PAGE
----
The Christie Affair by Nina de Gramont – Agatha Christie’s famous disappearance in a whole new fictional light

The Christie Affair by Nina De Gramont

This book must have one of the most memorable blurb lines ever: “In 1926, Agatha Christie disappeared for eleven days. Only I know the truth of his disappearance…I’m her husband’s mistress”. Everyone with any knowledge of Agatha Christie’s life will know something about her famous absence and huge search following her husband Archie’s announcement that he wanted a divorce. Much has been written about this event, and it has been the subject of speculative television programmes (including a memorable Doctor Who episode!). In this well written novel Nan O’Dea, the woman Archie claimed to be in love with, tells her story in a narrative that makes extensive use of flashback to her earlier life and its challenges. As she describes other times and places she is not always the omnipresent narrator as there are passages which she did not witness, people she never met. There are many twists and turns in this fictional account of a pre Second World War media event, a lot of drama and some loss. Sometimes the focus changes very abruptly, and the chapter headings describe the following as “The Disappearance” to indicate that these are pages set within the eleven days rather than earlier. This is an engaging novel which really caught my interest, with its detailed swings in subject and style, and proved very difficult to put down.

Possibly the greatest achievement of this novel is the collection of characters whose reality leaps from the page. From Nan herself to a disillusioned police officer, Teddy, the Christie’s daughter to a mysterious young Irish man, each have their part to play in a story coloured by an all too recent World War. Agatha is perhaps shown in a different light, not in herself the focus of all of the novel, but at the centre of much of the action. Her mysterious disappearance shakes Archie to his core, as he alternates between the bereft husband in tears to the chief suspect for murder. He emerges as a somewhat weak character in terms of his decisions, far from the dashing pilot that he had earlier seemed. He definitely does not have the answers, in common with virtually every other character in the book. The somewhat harrowing descriptions of a young woman’s life in Ireland dominate a significant part of the novel, and go some way to overshadow the other events, including murder. There are also some powerful descriptions of settings as the disappearance of at least Agatha seems to be partly explained in terms of places, a hotel, a hideaway for more than one person. There are also some themes discussed that are cleverly inserted in the narrative, including religious practice and belief, damage done to individuals and the implication of living secret lives.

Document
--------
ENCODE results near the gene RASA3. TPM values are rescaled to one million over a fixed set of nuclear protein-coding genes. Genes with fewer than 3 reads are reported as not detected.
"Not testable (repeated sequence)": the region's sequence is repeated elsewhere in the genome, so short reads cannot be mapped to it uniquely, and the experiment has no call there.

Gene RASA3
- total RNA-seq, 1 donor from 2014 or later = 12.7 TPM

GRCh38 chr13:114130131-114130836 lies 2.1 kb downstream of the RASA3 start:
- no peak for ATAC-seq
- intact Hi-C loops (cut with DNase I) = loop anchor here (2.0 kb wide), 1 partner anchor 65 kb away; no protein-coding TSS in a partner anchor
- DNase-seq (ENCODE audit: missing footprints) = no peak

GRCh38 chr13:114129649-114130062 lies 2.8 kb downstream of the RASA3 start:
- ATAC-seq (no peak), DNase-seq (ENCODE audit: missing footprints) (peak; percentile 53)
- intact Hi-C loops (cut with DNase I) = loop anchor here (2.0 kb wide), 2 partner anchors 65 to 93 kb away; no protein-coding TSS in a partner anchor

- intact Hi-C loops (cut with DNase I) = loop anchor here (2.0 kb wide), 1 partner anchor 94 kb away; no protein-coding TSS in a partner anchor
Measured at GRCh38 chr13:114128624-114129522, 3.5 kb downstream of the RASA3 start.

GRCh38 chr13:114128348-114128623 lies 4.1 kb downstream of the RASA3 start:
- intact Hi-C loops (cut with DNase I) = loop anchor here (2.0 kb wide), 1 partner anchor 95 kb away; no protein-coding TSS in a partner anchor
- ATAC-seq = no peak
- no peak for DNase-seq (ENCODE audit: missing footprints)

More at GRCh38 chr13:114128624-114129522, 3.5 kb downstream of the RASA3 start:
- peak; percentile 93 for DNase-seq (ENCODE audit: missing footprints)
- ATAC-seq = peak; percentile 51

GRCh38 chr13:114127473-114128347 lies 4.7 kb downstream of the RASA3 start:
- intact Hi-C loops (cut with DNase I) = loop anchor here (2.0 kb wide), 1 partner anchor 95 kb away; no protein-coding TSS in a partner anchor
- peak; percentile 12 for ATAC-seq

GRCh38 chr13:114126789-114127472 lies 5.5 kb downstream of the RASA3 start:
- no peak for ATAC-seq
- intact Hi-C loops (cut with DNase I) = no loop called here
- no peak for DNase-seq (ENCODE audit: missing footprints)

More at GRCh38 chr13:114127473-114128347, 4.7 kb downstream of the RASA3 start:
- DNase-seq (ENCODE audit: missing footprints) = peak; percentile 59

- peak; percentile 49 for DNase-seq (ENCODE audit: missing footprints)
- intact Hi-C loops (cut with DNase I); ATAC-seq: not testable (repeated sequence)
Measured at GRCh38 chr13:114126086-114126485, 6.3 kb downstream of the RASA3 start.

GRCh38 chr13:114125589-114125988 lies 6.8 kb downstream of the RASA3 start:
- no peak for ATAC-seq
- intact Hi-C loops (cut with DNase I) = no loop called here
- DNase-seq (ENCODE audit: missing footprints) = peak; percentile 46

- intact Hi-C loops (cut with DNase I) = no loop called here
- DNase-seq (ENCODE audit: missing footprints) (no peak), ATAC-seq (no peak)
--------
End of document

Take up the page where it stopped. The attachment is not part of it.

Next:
This book is not a whodunnit in the Christie tradition, a thriller or even a book totally focused on a notorious disappearance. It is a cleverly constructed novel with great depth, and is the product of a lot of research not only into Agatha but also what happened to many young women in the early part of the twentieth century. It comments in an interesting way on the motivation for actions by various characters, and the confusion that can result for other people. At least two men reflect the obvious and more subtle damage done by War, while women are differently damaged. I found this a fascinating character driven novel which swerves from the obvious and in doing so reveals deep secrets in a successful manner. I recommend this book as more than just another Agatha Christie based novel, an enjoyable picture of lives under stress.